Thanks again for taking the time and effort to reply.

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19 hours ago, (CT) Lee said:

secondly a question, why would you want to eat a carp ? there not exactly the tastiest fish that swims in your waters Ive heard, and take a lot of preparation even before you dispatch it for cooking

in answer to your question "Ive heard"

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Thanks for the honest answer. Right now, I'm eating pickles with hot sauce. I enjoy it very much, but not everyone appreciates it, unless they've experienced it personally. Cheers!

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On 3/8/2019 at 6:22 AM, michaelpthompson said:

Just got my new member welcome packet, and thanks! I've been reading the article "Cyprinus Carpio" by Bob Williamson. Very informative and enlightening.

On page 6, Williamson comments on carp physiology, mentioning Y bones, "Commercial processors and anglers who want to fry the filets usually make a series of perpendicular cuts across the filet. When done properly, the bones are dissolved by the hot grease allowing the fish to be eaten bones and all."

He also mentions red muscle mass, saying it can have a stronger taste due to the higher fat content in this tissue.

Now I've seen lots of different YouTube videos about cleaning and cooking carp. Some of them seem to result in very little meat because all the Y bones and red meat are cut away. Some even avoid the rib cage entirely, saying there's not enough meat there to bother with. So I have a couple of questions.

First, what experiences to people have with red meat and Y bones? Do you get rid of them, eat them, or some other alternative?

Secondly, can anyone recommend a video, or at least a photo showing the perpendicular cuts mentioned by Williamson? I'm not sure what kind of frying he is talking about, or whether other cooking methods (smoking, grilling, etc.) would produce similar results.

Thanks in advance for any help you can give.

Michael

Really don't know much about preparing carp to eat except this:  Nail the carp to a board of your choice, hold both over fire & cook 'til done, remove carp and eat board.....if I had a dollar for every time I told that jok.........um recipe...............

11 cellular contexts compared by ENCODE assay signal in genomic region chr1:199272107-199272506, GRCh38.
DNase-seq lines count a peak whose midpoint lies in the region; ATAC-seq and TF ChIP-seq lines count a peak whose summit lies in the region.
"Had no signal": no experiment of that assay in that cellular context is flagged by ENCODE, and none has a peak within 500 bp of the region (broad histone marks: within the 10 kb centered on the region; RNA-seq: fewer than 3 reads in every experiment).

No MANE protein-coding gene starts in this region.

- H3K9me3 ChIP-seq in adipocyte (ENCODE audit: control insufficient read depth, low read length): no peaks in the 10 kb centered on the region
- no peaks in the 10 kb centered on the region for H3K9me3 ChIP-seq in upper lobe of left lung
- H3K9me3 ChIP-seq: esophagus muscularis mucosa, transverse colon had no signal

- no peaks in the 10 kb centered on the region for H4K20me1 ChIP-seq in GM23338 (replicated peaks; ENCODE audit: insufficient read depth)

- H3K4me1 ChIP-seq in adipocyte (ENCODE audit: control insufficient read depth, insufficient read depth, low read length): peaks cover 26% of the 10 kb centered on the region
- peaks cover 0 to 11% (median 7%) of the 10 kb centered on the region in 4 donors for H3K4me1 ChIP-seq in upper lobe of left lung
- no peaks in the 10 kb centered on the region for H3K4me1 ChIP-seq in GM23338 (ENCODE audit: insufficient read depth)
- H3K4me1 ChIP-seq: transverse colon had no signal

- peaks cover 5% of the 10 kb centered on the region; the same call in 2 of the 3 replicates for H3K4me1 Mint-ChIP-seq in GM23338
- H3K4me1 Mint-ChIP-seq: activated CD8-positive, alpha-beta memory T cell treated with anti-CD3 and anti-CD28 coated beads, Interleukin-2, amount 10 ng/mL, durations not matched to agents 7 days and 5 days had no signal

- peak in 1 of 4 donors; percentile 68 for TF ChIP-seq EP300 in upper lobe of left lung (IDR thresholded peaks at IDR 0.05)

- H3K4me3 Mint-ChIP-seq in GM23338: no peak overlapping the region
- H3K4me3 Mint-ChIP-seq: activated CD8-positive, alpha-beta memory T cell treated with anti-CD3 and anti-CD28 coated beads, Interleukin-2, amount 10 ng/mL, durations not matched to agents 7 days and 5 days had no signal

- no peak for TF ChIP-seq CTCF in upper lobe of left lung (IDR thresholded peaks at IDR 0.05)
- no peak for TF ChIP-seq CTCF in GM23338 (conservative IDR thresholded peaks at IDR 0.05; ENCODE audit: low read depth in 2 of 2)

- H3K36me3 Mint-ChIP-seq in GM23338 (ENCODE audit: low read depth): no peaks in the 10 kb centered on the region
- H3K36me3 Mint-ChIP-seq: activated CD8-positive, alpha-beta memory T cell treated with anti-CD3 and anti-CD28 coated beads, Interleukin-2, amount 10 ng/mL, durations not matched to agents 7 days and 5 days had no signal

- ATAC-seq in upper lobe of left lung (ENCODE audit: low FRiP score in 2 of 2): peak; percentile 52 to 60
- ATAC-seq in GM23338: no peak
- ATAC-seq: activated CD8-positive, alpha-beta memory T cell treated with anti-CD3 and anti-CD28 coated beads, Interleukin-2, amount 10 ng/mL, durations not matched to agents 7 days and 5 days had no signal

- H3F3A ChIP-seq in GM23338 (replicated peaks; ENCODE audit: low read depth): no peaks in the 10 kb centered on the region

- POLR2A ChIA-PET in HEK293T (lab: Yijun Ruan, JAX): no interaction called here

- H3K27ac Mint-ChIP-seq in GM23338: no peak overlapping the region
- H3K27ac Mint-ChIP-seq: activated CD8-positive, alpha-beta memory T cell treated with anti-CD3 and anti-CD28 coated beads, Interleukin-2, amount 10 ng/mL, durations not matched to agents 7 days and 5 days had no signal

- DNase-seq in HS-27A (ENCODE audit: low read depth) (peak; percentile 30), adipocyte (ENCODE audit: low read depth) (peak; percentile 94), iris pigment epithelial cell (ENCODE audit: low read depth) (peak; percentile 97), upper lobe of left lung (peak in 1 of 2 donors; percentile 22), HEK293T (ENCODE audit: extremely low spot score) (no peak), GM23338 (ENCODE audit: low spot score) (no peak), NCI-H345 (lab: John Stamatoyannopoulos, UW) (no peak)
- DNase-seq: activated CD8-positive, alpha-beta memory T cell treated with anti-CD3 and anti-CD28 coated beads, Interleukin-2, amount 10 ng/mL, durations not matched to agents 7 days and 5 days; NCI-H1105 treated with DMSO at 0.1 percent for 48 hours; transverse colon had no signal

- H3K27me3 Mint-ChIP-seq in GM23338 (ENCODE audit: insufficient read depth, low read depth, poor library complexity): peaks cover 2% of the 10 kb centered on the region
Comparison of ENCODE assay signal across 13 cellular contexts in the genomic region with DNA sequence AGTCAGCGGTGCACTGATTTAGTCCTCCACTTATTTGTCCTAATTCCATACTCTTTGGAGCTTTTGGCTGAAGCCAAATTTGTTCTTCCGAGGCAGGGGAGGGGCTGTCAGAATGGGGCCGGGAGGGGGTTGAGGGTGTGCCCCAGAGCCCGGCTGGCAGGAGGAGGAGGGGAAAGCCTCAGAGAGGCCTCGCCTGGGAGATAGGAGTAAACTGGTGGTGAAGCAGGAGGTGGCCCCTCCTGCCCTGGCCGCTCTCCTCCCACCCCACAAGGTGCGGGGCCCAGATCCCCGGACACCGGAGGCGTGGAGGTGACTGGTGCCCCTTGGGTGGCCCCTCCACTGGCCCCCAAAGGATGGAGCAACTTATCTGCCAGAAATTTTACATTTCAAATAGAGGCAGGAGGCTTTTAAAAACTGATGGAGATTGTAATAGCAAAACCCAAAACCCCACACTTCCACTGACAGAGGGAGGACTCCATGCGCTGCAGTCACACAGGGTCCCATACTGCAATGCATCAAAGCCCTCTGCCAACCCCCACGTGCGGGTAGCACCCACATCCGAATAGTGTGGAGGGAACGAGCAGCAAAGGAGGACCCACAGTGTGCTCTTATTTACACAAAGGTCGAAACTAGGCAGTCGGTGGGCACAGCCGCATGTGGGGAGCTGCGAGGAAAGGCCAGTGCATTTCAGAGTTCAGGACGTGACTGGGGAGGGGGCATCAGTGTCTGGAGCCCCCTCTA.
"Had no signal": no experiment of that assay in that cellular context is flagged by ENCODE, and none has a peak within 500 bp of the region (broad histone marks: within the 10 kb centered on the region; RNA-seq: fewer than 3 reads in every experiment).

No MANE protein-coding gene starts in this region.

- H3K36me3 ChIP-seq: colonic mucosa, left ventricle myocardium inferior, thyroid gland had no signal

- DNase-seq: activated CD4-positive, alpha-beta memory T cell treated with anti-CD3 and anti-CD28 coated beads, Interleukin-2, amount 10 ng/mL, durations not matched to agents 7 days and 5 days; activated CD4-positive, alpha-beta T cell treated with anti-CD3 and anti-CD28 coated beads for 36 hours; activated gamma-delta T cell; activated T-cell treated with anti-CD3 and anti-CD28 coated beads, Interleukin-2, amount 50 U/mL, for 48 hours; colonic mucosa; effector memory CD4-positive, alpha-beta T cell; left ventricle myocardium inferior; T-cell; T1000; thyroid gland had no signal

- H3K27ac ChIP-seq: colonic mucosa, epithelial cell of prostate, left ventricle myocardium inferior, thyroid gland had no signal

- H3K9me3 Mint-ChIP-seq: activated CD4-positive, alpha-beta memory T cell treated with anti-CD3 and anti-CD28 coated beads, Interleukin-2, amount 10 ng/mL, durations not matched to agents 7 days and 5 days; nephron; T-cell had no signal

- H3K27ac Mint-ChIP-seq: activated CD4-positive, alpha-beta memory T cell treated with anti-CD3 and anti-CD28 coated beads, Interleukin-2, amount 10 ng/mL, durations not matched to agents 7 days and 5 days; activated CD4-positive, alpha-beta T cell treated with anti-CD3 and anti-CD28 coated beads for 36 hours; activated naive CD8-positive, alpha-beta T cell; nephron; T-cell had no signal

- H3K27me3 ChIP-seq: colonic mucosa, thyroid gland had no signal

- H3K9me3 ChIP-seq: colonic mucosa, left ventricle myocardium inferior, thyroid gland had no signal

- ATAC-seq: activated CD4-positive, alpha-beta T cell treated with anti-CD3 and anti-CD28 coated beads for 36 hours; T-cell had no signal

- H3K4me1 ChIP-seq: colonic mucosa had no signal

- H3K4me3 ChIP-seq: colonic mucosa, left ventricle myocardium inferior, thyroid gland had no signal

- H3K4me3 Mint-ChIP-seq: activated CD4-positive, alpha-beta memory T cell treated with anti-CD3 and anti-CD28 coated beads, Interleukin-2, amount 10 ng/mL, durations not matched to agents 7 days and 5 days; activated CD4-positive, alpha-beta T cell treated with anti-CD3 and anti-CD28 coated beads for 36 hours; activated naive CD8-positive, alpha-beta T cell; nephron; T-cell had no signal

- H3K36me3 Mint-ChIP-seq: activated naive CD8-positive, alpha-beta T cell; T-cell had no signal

I've posted these on here in the past before , but since the subject came up:

 

I came across one of these episodes years ago while TV channel surfing.  Now they're on youtube for your viewing pleasure.

A carp contest of sorts................

They waste no part of the carp...........................enjoy. :knifefork:

Oh and one last one, saved the best for last, LOL:

 

 

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Before I became a carp angler I caught my first carp on accident and decided I would take it home and eat it. It was a terrible idea, I'm sure people do like them, but to me, the meat was too soft and it also tasted like mud. I like mine on the end of my line from now on lol

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FWIW, the custodian of the science building at my Alma Mater said that carp kept his family fed during the Depression. They would catch the carp and put them in a spring fed horse trough for about two weeks to get the mud taste out of the fish. He also you need to get the mud vein out of the back or it will spoil the meat.

For me, if someone wants to keep a small carp to eat, I have no objection. That is better than shooting a bunch with arrows and leaving them to rot in the water or on the bank.

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On 3/9/2019 at 2:56 AM, (CT) Lee said:

...most of the anglers on here love carp as much as there mum and dad , i know i do...

so, you "lovingly" punch a steel bolt through mum's/dad's cheek; "lovingly" torture mum/dad for 10-20 min.; "lovingly" drag them underwater (or, other lethal environment) for an extended egocentric netting/matting/measuring/weigh-in/photo-op; then, magnanimously release them back into their living room ???

all you 100% C&R guys torture living creatures for your own entertainment -- ADMIT IT & LIVE WITH IT!!!   At least, I can tell myself I'm 90% honing my hunter/gatherer skills, for a 10% harvest.   Admittedly, anglers' ASTRONOMICAL financial impact heavily contributes to the protection/maintenance of said living creatures' habitats (so they have a place to thrive, to begin with) -- that's enough to assuage anyone's guilt & I'll get off my Devil's Advocate soapbox, before I get started on the laughable notions of "carp care"

...back to table-worthiness:

ALL the cypriniformes I've tasted (dozens & dozens of species) had sweet, mild, flaky, white meat riddled w/ intramuscular bones -- too inconvenient for most prissy, spoiled Westerners; excellent table fare for the rest of the World.  Carp are no different, but they are among the biggest, most voracious & long-living omnivores, so they will taste like their environment (progressively more so, w/ size).  It may be tough to find unpolluted waters where the mud they root in & vegetation they eat has no strong/unpleasant odor/flavor.  An excellent indicator of good "eatin' waters", is a large healthy crayfish population.

red muscle; aka, grey meat; aka, blood line; aka, lateral line, is essentially a sensory organ w/ much more blood flow, nerve endings & oil -- it's a softer, more delicate, stronger-flavored meat.  I rather like it in smaller fish, well-stored & cooked soon after capture, but it spoils MUCH faster then the rest of the fish (hence, the fishy reputation) -- best to cut it out of bigger fish, stored longer (esp., for grinding/fishcakes)